New York's governor got free World Series tickets

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Patterson World Series.jpgI am shocked, shocked to find that corruption is going on in Albany!

The state Commission on Public Integrity charged Gov. David A.
Paterson on Wednesday with violating state ethics laws when he secured
free tickets to the opening game of the World Series from the Yankees
last fall for himself and others. The announcement came as the
governor, already mired in scandal, met with his cabinet and insisted
he would stay in office.

In addition to violating the state’s ban on gifts to public
officials, the commission found that Mr. Paterson falsely testified
under oath that he had intended to pay for the tickets for his son and
his son’s friend. The commission determined that Mr. Paterson had never
intended to pay for the tickets and only did so after inquiries from
the media, after which he submitted a backdated check as payment.

One of my areas of specialty as a lawyer was public ethics laws. Indeed, I represented a whole bunch of public officials — and, more commonly, people who want to do business with public officials — who got into hot water over free tickets, hotel stays, meals and all manner of other perks, bribes and assorted nastiness.

It was a lot of fun! Especially when I got to ask my clients stuff like “now, you planned to pay for all of that, didn’t you . . .?” only to see the light slowly flicker in their eyes, and then go dark again.  When you see a politician struggle so mightily to lie only to come up short it actually restores your faith in the system a little.

Anyway, one thing I learned during all that work was that almost every state has a mirror-image gifts law. That means that it’s both illegal for a government official to accept valuable gifts from those who do business with the state — and the Yankees employ people who registered lobbyists with the State of New York — and illegal for people who are doing business with the government to give said official the gift.  We used to call it the “one steak, two charges” rule.

And yep, New York has such a law — The Lobbying Act — which prohibits a lobbyist or client of a lobbyist from offering or giving
a public official a gift more than nominal value unless under the circumstances
it is not reasonable to infer that the gift was intended to influence
such public official.  And in case you want to defend the Yankees and say that they weren’t trying to influence anyone, almost every state presumes that gifts of a certain value or exclusivity — which would totally cover primo World Series tickets — are intended to influence.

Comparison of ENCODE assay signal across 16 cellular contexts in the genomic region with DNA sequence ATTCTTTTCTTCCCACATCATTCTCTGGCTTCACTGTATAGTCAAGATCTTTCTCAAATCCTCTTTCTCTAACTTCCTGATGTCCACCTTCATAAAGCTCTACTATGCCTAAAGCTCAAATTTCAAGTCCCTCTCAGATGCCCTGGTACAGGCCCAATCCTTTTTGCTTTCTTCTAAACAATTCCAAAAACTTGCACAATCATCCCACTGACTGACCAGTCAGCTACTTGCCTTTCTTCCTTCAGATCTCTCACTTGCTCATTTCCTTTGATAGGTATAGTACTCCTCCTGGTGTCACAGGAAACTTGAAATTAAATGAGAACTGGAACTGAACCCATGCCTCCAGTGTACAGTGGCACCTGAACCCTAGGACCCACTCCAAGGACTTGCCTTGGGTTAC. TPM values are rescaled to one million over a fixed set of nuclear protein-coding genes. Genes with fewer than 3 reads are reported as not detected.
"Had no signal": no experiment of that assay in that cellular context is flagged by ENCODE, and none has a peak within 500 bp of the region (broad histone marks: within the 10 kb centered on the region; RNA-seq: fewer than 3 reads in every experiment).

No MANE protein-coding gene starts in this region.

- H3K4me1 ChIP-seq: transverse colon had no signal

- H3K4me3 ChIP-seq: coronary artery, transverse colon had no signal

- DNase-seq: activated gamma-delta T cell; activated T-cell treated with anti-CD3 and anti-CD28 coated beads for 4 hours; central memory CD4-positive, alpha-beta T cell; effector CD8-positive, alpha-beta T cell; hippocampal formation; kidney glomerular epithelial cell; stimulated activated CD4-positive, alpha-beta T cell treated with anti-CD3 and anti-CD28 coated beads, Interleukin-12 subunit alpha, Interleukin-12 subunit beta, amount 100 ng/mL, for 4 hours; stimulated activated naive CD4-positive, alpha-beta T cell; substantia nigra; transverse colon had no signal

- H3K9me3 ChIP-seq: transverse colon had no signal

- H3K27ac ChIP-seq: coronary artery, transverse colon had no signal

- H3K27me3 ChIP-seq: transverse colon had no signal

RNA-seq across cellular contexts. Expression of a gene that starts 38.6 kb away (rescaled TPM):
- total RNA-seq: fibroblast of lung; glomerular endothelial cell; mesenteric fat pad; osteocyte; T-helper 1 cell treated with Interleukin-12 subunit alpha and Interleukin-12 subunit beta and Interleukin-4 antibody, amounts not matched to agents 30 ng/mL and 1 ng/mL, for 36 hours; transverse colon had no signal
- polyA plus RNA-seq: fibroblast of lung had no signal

So, who on the Yankees gets charged with the ethics violation here?  I’m going to say A-Rod. It was probably his fault.

Kyle Schwarber is on a private plane en route to Cleveland

PHOENIX, AZ - APRIL 07:  Kyle Schwarber #12 of the Chicago Cubs bats against the Arizona Diamondbacks during the MLB game at Chase Field on April 7, 2016 in Phoenix, Arizona.  (Photo by Christian Petersen/Getty Images)
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This is happening, people.

Earlier we heard Joe Maddon being non-committal about Kyle Schwarber joining the Cubs for the World Series. Now it seems pretty clear that the Cubs are committal indeed: Jon Morosi reports that Schwarber is en route to Cleveland from Arizona on a private jet and that he’s expected to DH in Game 1 tomorrow night.

Schwarber hasn’t played in a game that counted since April 7. His potent bat is could be a windfall for a Cubs team that didn’t have a game-changing option at DH in the American League park.

Schwarber lost the whole season due to a knee injury, but he hit .246/.355/.487 with 16 homers and 43 RBI in 69 games as a rookie in 2015. His big coming out party was in the playoffs, however, when he hit three homers in five postseason games while going 7-for-13 with two walks in five games.

Carlos Santana in left field? Sure, OK.

CLEVELAND, OH - OCTOBER 15:  Carlos Santana #41 of the Cleveland Indians celebrates after hitting a home run in the second inning against J.A. Happ #33 of the Toronto Blue Jays during game two of the American League Championship Series at Progressive Field on October 15, 2016 in Cleveland, Ohio.  (Photo by Maddie Meyer/Getty Images)
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Paul Hoynes of the Cleveland Plain Dealer reports that Indians First Baseman/DH Carlos Santana shagged some flyballs in left field during the Indians’ workout today.

Sure, why not? Santana has played one game in the outfield in his major league career and that was over four years ago, but the Indians will have to play in Chicago without the DH, meaning either losing Santana’s bat or that of Mike Napoli.

It would be up to Terry Francona to decide if that happens, but ultimately I don’t think he’ll make it real and, rather, will just forget about it, because Santana’s defense out there would in no way be smooth.

I’m sorry. I’m sick today and I’m on a lot of cold medicine.